Credit Union vs. Bank: How To Decide
Whether you’re opening new checking accounts or applying for a vehicle loan, you should find the financial institution that best fits your needs. The first thing to do in your search is to determine whether you need a credit union or a bank.
What’s the difference? Banks are businesses that make money off the customers who lend and save with them. Credit unions, on the other hand, are non-profit, meaning they’re more focused on providing services than paying shareholders. Both options offer valuable services, but differ in policy, benefits and structure.
Both credit unions and banks have restrictions on who can open an account, though banks tend to be a little more lenient. As long as you can provide identification and don’t have any outstanding negative balances, you can usually open an account with a bank.
Credit unions, on the other hand, may require potential members to be one of the following:
- Related to a current member
- Employed by a certain company or organization
- Be a resident of the servicing area
Despite these restrictions, it usually isn’t too difficult to join a credit union. Of course, you may wonder why you should put in the effort when you can just enroll with a bank.
The answer is this: When you enroll with a bank, you become a customer, but when you join a credit union, you become a member with a stake. Since credit unions aren’t profit-driven, every member is a part-owner of the enterprise. It’s created by the community it serves, which can make a big difference when it comes to decisions about profits vs. people.
One of the most significant differences you’ll see between credit unions and banks is in interests and fees. As a business, it makes sense for banks to offer less interest on a savings account and charge more in fees. Credit unions, on the other hand, tend to offer higher interest rates and charge fewer or lower fees.
You probably aren’t surprised to learn that, on average, credit unions report higher levels of customer satisfaction than large banks. When you open an account with a credit union, you can be confident that the representative is trying to help you find the right financial product. In contrast, some banks have quotas for employees; as a result, some representatives may feel compelled to push you to open accounts you don’t need or that have higher fees.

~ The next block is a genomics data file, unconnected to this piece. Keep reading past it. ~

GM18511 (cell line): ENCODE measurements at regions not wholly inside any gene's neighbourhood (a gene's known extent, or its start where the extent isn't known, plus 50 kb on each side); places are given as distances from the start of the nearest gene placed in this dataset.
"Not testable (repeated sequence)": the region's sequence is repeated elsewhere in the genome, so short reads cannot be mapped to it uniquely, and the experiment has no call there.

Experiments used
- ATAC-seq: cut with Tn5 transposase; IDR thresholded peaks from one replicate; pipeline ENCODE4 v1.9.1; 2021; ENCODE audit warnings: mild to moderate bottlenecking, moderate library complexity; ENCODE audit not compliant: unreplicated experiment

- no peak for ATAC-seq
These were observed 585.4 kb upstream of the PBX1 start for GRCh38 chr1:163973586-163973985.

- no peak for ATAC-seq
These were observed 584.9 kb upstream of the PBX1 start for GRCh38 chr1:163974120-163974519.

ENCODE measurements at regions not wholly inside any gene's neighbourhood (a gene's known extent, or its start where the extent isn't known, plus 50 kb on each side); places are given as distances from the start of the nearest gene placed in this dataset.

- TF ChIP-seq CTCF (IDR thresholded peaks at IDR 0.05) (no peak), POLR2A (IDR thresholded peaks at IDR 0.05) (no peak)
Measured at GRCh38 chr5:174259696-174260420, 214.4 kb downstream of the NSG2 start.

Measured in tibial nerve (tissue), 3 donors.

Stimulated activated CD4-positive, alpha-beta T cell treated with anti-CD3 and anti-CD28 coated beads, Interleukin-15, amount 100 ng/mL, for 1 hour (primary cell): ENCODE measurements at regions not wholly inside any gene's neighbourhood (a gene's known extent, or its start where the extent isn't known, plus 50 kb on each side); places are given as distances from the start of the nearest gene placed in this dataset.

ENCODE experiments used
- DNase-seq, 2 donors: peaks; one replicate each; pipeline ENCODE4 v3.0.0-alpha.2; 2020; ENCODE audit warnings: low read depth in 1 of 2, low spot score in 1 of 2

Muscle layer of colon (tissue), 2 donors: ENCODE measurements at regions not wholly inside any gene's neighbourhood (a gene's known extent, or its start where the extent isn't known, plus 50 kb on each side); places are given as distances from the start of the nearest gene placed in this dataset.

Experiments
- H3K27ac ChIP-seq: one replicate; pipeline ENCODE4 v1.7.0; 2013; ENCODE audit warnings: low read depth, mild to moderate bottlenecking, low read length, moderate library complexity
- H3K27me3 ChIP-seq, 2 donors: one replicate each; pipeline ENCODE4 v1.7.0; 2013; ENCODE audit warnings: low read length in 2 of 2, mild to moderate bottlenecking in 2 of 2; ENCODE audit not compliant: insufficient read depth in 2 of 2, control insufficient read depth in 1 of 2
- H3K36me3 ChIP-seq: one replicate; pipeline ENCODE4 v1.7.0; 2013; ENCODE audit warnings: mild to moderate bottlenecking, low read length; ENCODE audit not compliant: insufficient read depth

While both credit unions and banks offer deposit products, the types tend to differ. Banks generally focus on promoting high-end products such as these:
- Business accounts
- Wealth management
These usually require more money to open and generate more revenue for the bank.
Credit unions, on the other hand, are more likely to offer accounts that yield benefits even with modest funding. This includes money markets and savings accounts for kids.
Finally, you may be wondering how secure your funds are with a credit union vs. a bank. Honestly, the two are pretty well matched. Both institutions usually offer EMV cards, which contain a computer chip that plays an important role in keeping your information safe. Additionally, banks and credit unions both have departments that investigate fraudulent transactions.
What about insurance? Since the Great Depression, banks have been insured by the Federal Deposit Insurance Corporation, which now covers up to $250,000 per person per bank. Credit unions are covered for the same amount, though they’re insured by the National Credit Union Administration.
No matter how you look at it, credit unions have more to offer than banks. Interested in finding the best financial credit union? Then you should head over to Del Norte Credit Union. We’re proud to offer our community competitive rates and first-rate member service. For more information or to enroll today, give us a call at (877) 818-3628 or contact us online.